Foreign national campaign ban, ballot extension now law in Ohio



(The Center Square) – President Joe Biden will officially be on the Ohio general election ballot without a national virtual roll call vote and foreign nationals cannot fund state ballot issue campaigns.

Gov. Mike DeWine signed the two bills passed in last week’s special legislative session into law Sunday. Both contain emergency provisions that allow them to take effect immediately.

The special session was the state’s first in a decade.

The first changes the state’s campaign finance law to ban foreign nationals from donating to state ballot issue campaigns even before the issues have been cleared to be on the ballot. It was amended in the House to include a ban on immigrants in the country legally with a green card.

The law also allows Attorney General Dave Yost to investigate complaints rather than using the state election commission, which has authority on all other election-related complaints.

The bill passed both the House and the Senate along party lines, and Democrats challenged the foreign money ban and Yost’s participation in investigations.

“Republicans, once again, used their gerrymandered supermajority to attack some of Ohioans most sacred fundamental freedoms,” said House Minority Leader Allison Russo, D-Upper Arlington. “This was never about so-called ‘foreign money’ or getting President Biden on the ballot. This was always about extremists’ continued assault on citizen-led ballot initiatives because they could care less what the people want. Extremists have always only cared about what they want, and all they want is absolute power, no matter its corruptive cost.”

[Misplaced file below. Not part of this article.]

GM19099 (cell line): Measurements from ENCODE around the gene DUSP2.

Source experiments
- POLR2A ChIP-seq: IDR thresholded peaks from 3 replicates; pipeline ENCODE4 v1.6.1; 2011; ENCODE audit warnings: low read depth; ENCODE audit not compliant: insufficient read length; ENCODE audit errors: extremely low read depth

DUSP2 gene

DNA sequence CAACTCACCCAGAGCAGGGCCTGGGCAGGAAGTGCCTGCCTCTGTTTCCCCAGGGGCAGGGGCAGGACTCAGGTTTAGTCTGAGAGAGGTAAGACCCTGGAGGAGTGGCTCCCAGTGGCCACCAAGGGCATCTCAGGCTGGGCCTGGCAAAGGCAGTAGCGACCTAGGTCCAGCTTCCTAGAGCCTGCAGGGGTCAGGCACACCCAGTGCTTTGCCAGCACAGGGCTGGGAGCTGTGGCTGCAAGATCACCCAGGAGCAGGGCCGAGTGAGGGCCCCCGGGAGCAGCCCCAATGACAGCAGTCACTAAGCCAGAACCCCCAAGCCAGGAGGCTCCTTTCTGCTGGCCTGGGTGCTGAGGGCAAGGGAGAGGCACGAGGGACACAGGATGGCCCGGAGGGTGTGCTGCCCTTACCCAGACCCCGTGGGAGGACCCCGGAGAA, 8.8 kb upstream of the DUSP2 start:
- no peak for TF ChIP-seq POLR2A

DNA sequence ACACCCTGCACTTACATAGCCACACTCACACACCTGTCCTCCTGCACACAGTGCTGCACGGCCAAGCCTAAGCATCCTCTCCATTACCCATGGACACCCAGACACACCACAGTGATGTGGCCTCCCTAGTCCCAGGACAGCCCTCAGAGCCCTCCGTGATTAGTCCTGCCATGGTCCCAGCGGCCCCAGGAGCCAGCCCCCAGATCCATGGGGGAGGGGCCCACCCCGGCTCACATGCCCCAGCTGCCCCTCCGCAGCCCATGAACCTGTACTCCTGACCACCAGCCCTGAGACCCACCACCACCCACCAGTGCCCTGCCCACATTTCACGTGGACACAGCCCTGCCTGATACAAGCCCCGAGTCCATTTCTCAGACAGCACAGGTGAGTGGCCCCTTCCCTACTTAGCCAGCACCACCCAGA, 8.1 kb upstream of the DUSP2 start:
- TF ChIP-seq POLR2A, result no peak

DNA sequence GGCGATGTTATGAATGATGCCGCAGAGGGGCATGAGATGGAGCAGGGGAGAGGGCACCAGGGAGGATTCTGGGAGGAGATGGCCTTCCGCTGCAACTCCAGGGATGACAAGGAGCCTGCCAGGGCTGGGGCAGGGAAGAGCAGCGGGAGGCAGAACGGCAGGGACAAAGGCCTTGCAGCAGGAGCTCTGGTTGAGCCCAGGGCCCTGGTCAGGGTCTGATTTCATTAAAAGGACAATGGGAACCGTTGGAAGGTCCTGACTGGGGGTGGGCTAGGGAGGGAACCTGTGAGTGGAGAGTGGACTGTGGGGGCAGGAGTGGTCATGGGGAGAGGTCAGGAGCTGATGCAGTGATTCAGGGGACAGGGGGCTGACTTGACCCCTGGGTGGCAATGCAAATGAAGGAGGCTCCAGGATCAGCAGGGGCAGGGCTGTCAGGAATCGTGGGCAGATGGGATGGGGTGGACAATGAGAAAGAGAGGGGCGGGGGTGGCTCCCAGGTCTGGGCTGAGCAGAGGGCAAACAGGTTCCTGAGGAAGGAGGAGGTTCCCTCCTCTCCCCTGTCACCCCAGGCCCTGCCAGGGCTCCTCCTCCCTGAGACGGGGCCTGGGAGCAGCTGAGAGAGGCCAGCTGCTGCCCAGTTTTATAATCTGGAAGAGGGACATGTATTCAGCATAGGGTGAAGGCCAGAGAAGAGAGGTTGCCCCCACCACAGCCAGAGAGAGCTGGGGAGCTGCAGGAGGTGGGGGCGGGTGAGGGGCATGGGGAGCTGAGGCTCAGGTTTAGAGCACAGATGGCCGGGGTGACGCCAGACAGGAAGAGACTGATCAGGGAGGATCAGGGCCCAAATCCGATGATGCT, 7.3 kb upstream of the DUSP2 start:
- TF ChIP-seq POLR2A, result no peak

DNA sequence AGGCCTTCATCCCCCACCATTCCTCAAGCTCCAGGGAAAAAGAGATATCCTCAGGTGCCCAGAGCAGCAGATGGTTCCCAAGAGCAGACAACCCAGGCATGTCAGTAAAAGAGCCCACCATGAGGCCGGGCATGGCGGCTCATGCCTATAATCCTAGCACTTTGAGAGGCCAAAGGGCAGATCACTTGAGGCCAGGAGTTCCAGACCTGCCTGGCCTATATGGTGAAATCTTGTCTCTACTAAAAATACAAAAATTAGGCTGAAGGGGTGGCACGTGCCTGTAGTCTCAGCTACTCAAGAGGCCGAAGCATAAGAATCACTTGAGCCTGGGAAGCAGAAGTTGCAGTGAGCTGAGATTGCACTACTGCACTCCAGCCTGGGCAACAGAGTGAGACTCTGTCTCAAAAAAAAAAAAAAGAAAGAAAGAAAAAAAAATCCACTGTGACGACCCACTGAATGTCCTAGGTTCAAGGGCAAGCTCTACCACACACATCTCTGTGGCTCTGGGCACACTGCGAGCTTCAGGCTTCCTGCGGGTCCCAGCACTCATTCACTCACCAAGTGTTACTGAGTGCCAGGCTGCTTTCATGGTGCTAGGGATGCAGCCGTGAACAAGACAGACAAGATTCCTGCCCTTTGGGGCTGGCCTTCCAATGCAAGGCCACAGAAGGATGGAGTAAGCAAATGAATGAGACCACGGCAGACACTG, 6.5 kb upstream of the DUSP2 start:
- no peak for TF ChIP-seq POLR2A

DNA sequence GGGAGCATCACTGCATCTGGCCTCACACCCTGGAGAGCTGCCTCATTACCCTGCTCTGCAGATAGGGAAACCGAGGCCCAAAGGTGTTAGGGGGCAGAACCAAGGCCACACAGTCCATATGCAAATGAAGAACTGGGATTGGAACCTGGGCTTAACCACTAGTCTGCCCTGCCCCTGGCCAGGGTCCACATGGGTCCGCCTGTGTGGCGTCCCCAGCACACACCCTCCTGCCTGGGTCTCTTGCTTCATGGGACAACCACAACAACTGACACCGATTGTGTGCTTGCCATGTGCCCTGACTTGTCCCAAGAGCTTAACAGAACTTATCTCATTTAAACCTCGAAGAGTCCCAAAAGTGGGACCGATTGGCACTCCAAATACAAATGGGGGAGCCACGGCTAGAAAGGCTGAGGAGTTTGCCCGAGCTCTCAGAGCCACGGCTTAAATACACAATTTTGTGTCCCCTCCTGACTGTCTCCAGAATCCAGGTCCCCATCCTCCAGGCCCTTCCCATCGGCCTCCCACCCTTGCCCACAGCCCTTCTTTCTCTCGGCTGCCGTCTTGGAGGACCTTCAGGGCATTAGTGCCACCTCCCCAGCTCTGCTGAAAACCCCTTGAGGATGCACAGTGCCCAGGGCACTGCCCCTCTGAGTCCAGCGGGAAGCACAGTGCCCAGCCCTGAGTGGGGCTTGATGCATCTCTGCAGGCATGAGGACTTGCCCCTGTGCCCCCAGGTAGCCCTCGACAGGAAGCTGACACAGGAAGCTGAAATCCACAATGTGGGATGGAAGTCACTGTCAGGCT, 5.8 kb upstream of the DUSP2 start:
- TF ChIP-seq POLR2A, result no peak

Secretary of State Frank LaRose called the new law necessary to close a campaign finance loophole in state law. Foreign money was banned from individual campaigns but wasn’t banned for potential ballot issues.

“I applaud the General Assembly for moving quickly to close this campaign finance loophole,” LaRose said. “Ohio’s constitution expressly prohibits noncitizens from voting in our elections, and foreign billionaires shouldn’t be able to fund campaigns attempting to alter that very document.”

Last week, the Democratic National Committee announced it planned to conduct a virtual roll call vote to officially nominate Biden as its presidential candidate to beat Ohio’s former Aug. 7 deadline.

Despite the DNC’s change, Ohio lawmakers also passed and DeWine signed a bill that extends that deadline until after the planned Democratic National Convention Aug. 19-22 in Chicago.

The new law only extends the deadline for this year.

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